Stone Fruit Galette
The amount of sugar you’ll need for this free-form tart depends wholly on the sweetness or tartness of the fruit, and your taste, of course. Thoroughly sample your fruits before assembling the galette, and add a few more tablespoons of sugar if they are particularly puckery.
Perfect Pie Dough
10 tablespoons (1 1⁄4 sticks) cold unsalted butter
1 1⁄2 cups all-purpose flour, plus more for dusting
1⁄2 teaspoon fine sea salt
6 to 8 tablespoons ice-cold water
1. Cube the butter, put it in a small bowl, and place it in the freezer until firm and very cold, about 10 minutes. Put the flour, salt, and chilled butter in a food processor and pulse until the butter chunks are the size of peas. Add half of the cold water and process very briefly, then add the remaining water 1 tablespoon at a time, pulsing between additions, just until large moist clumps form.
2. Transfer the dough to a lightly floured countertop and, using the heel of your hand, smear the clumps of dough until they come together. Use a pastry scraper to form the dough into a mound, then gently pat it into a disk. Wrap tightly in plastic and refrigerate for at least 30 minutes, or up to 2 days. To freeze, wrap it in another layer of plastic and freeze for up to 3 months.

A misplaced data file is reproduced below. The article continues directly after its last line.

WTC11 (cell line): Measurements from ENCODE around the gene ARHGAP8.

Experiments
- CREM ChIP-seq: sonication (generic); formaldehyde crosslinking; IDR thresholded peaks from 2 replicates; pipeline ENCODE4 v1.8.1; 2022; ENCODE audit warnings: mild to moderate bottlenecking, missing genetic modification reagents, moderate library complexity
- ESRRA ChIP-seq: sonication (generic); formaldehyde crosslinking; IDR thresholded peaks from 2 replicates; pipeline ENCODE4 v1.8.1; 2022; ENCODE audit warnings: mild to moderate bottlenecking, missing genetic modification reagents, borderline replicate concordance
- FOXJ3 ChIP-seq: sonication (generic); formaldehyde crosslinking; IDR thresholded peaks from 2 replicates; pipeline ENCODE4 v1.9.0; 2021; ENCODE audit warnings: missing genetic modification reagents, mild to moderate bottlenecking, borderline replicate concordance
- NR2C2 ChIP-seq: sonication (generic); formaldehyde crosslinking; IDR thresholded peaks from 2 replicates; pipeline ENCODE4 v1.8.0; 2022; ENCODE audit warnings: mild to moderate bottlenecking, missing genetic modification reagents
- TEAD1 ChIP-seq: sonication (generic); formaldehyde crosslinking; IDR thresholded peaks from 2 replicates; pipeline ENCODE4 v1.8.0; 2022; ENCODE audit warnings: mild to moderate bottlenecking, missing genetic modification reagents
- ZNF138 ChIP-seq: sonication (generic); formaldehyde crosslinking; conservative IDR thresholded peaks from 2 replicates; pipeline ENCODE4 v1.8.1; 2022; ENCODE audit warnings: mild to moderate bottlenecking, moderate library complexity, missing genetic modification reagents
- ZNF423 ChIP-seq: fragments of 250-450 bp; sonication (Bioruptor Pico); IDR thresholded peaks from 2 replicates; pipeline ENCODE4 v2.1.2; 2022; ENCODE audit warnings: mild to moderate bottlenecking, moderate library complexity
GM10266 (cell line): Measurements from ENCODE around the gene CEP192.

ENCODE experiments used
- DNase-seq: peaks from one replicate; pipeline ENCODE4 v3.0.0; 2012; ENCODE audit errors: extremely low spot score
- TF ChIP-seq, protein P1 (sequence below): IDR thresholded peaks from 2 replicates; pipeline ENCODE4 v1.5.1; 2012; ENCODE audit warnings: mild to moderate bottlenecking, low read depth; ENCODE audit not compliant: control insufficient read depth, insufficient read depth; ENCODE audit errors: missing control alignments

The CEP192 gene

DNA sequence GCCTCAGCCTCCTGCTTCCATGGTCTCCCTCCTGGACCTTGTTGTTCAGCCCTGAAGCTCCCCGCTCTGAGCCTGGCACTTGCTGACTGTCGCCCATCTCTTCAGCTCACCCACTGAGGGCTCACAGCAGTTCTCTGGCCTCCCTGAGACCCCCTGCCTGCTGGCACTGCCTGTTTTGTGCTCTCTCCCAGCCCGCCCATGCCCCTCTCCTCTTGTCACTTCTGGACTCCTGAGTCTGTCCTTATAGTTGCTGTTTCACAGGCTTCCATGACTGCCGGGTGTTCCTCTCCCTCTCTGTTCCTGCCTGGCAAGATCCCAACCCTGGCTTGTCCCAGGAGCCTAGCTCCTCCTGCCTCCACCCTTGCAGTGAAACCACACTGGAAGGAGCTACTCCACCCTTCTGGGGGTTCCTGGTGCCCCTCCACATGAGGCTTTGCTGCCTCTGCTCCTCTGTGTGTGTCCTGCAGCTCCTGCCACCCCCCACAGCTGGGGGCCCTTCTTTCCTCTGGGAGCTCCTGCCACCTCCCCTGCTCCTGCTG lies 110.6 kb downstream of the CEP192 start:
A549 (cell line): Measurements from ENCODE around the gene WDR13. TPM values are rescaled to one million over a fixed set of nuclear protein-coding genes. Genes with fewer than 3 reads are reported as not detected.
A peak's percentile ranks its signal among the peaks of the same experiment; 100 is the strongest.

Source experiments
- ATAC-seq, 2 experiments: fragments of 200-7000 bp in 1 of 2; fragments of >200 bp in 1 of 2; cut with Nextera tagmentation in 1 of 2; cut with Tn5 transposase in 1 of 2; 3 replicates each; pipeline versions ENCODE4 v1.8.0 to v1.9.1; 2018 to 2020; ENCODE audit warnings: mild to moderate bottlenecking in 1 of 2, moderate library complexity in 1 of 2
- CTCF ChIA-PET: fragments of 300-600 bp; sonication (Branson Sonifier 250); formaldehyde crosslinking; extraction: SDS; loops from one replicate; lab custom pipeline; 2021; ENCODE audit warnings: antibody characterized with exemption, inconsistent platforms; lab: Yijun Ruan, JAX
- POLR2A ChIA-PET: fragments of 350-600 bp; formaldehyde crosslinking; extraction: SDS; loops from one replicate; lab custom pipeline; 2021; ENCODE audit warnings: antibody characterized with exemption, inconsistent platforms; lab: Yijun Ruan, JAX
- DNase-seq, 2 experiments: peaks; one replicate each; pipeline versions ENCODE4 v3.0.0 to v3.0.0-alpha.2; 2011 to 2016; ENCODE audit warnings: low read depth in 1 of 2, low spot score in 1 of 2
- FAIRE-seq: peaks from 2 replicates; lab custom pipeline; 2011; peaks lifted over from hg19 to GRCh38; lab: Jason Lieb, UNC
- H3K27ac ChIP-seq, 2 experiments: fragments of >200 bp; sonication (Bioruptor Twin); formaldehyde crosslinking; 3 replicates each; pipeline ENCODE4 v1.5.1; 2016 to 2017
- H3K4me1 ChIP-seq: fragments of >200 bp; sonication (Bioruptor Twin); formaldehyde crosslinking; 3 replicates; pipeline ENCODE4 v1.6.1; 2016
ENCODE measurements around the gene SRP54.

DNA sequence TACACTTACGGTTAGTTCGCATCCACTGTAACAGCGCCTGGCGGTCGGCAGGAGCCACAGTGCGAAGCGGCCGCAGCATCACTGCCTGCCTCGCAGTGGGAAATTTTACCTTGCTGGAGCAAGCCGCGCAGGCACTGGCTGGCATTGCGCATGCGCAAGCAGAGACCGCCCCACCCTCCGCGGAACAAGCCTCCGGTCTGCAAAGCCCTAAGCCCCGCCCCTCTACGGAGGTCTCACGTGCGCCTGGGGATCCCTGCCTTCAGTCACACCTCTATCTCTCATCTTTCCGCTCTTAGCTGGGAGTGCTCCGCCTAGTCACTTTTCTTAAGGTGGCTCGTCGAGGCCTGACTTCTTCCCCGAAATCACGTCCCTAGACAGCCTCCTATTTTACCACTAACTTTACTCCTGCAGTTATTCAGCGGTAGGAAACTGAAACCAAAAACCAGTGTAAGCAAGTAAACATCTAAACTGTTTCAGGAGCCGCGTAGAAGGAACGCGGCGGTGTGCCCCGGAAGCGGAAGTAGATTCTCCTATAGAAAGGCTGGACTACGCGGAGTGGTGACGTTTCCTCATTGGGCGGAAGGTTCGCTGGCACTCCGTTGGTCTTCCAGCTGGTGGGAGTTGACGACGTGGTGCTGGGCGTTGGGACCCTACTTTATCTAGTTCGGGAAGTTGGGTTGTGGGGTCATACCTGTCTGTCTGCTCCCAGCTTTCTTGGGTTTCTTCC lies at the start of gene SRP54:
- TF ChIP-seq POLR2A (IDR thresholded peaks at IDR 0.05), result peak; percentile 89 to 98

2 tablespoons all-purpose flour, plus more for rolling the dough
1⁄2 cup slivered almonds
1⁄2 cup packed light brown sugar
1 pound ripe peaches or nectarines, halved, pitted, and cut into 1⁄2-inch wedges
1 pound ripe plums, halved, pitted, and cut into 1⁄2-inch wedges
2 tablespoons unsalted butter, cubed
1 tablespoon turbinado sugar
1. Preheat the oven to 400°F. Line a large rimmed baking sheet with parchment paper.
2. Roll out the pie dough to a 13-inch circle on a lightly floured countertop using a floured rolling pin. The dough will be moist, so rotate it occasionally to be sure it isn’t sticking, and dust with additional flour as needed. Roll the dough up loosely onto the rolling pin and unroll it onto the lined baking sheet. Loosely fold in any overhanging edges and refrigerate until cold and firm, about 20 minutes.
3. Put the almonds and 1⁄4 cup of the brown sugar in the food processor and process to a fine meal. Add the 2 tablespoons flour and process until well mixed.
4. Spread the almond meal over the rolled-out dough, leaving a 2-inch border. Arrange the peaches and plums over the almond meal in an even layer. Sprinkle the fruit with the remaining 1⁄4 cup brown sugar and dot the top with butter. Fold the edges over the filling, overlapping as needed to create an evenly pleated crust. Brush the crust lightly with cream and sprinkle with turbinado sugar, if using.
5. Bake the galette until the edges are nicely browned and crisp and the fruit is soft and bubbly, about 1 hour. Excess juices will ooze onto the pan and harden as the galette bakes, so slide a knife under the crust to free it after cooling. Cool completely before wrapping the galette loosely with plastic, and transport it to the picnic on the baking sheet or a round platter. Slice and serve at the picnic site. Wrap any leftover galette slices and snack on them for up to 3 days.
Recipes excerpted from The Picnic by Marnie Hanel, Andrea Slonecker, and Jen Stevenson (Artisan Books). Copyright (c) 2015. Illustrations by Emily Isabella.